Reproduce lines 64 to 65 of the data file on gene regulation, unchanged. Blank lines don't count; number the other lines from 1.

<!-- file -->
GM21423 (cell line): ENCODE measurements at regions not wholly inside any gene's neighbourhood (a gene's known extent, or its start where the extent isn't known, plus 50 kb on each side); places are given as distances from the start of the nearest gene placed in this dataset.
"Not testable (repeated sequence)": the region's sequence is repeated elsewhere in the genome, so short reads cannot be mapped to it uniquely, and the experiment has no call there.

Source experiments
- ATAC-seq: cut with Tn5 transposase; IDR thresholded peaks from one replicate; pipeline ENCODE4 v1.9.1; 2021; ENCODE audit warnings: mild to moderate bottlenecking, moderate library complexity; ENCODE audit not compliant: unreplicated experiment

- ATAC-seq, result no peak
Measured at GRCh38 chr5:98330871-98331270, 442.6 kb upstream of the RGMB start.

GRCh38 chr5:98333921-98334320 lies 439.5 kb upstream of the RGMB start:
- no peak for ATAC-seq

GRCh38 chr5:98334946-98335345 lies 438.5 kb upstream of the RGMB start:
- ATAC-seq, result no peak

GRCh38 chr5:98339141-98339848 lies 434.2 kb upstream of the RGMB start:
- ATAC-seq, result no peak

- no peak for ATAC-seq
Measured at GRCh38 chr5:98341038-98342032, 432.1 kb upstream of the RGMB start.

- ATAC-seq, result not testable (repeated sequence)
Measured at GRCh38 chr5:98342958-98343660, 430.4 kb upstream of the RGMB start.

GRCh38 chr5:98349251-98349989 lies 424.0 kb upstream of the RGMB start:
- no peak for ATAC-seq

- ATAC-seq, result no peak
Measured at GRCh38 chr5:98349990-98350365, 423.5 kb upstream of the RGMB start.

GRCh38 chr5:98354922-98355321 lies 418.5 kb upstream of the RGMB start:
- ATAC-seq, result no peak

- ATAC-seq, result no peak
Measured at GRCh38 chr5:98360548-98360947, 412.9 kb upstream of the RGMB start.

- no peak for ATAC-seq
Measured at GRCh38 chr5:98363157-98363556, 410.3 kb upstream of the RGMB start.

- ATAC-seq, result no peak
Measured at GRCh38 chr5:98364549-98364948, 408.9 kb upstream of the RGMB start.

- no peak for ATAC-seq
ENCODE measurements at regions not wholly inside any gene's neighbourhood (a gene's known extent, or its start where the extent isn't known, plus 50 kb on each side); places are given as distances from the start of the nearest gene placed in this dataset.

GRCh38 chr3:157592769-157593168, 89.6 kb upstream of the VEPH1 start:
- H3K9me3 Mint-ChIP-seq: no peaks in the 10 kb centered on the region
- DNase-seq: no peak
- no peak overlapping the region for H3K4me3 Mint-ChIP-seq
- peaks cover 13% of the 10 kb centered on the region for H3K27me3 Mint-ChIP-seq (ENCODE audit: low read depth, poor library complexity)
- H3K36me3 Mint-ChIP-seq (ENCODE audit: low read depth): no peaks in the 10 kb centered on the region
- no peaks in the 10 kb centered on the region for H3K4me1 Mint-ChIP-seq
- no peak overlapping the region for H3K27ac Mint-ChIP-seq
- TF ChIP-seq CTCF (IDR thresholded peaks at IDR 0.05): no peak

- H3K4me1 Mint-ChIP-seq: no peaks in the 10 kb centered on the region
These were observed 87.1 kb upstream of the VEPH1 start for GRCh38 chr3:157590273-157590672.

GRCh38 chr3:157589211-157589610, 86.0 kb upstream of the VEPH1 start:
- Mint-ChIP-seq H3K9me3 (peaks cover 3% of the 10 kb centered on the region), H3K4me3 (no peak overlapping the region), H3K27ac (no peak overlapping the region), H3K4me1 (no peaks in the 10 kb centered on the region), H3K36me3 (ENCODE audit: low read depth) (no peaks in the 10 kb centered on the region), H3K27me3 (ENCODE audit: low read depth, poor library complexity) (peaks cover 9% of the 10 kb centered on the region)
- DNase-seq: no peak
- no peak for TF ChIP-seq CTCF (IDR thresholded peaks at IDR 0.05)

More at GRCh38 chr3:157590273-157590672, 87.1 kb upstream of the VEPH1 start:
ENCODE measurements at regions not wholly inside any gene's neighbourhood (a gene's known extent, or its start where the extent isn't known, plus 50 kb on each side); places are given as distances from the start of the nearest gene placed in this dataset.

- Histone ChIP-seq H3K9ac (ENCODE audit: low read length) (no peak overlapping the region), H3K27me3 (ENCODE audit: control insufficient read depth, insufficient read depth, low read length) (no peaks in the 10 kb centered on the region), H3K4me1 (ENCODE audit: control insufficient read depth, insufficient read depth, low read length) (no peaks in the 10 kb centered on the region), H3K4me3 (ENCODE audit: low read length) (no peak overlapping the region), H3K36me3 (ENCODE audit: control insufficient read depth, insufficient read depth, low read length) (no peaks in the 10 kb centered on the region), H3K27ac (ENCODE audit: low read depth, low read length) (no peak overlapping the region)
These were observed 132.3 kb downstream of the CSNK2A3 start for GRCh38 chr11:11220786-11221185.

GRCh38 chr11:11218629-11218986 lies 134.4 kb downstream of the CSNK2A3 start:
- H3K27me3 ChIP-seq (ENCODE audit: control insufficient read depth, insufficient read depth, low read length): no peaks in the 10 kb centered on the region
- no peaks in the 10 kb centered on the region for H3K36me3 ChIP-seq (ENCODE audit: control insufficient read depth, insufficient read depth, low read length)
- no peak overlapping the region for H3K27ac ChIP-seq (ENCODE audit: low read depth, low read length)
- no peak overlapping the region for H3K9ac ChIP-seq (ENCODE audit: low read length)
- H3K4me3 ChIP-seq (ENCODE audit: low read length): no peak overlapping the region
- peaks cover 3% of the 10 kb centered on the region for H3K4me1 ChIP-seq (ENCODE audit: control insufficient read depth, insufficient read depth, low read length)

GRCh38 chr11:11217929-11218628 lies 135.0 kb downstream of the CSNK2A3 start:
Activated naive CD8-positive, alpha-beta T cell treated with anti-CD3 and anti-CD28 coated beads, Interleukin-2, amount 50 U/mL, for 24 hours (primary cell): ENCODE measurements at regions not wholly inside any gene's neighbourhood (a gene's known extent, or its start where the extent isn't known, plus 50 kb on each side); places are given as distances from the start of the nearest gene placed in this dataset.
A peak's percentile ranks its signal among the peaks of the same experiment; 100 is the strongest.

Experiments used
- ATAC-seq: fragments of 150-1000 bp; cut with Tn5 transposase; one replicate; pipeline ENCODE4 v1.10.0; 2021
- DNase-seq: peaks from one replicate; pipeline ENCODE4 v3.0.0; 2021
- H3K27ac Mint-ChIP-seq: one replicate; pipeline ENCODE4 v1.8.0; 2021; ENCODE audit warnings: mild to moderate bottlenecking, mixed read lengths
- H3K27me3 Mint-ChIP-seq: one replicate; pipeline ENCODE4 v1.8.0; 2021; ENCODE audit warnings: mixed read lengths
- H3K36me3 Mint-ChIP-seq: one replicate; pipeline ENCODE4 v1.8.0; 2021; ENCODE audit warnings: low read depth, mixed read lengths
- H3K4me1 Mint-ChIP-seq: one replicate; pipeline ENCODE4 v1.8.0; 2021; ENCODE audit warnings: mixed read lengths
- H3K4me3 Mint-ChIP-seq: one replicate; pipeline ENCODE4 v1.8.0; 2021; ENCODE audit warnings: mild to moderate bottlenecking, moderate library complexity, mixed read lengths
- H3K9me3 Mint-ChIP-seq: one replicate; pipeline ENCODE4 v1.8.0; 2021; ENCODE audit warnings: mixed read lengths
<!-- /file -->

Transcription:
- H3K27me3 Mint-ChIP-seq: one replicate; pipeline ENCODE4 v1.8.0; 2021; ENCODE audit warnings: mixed read lengths
- H3K36me3 Mint-ChIP-seq: one replicate; pipeline ENCODE4 v1.8.0; 2021; ENCODE audit warnings: low read depth, mixed read lengths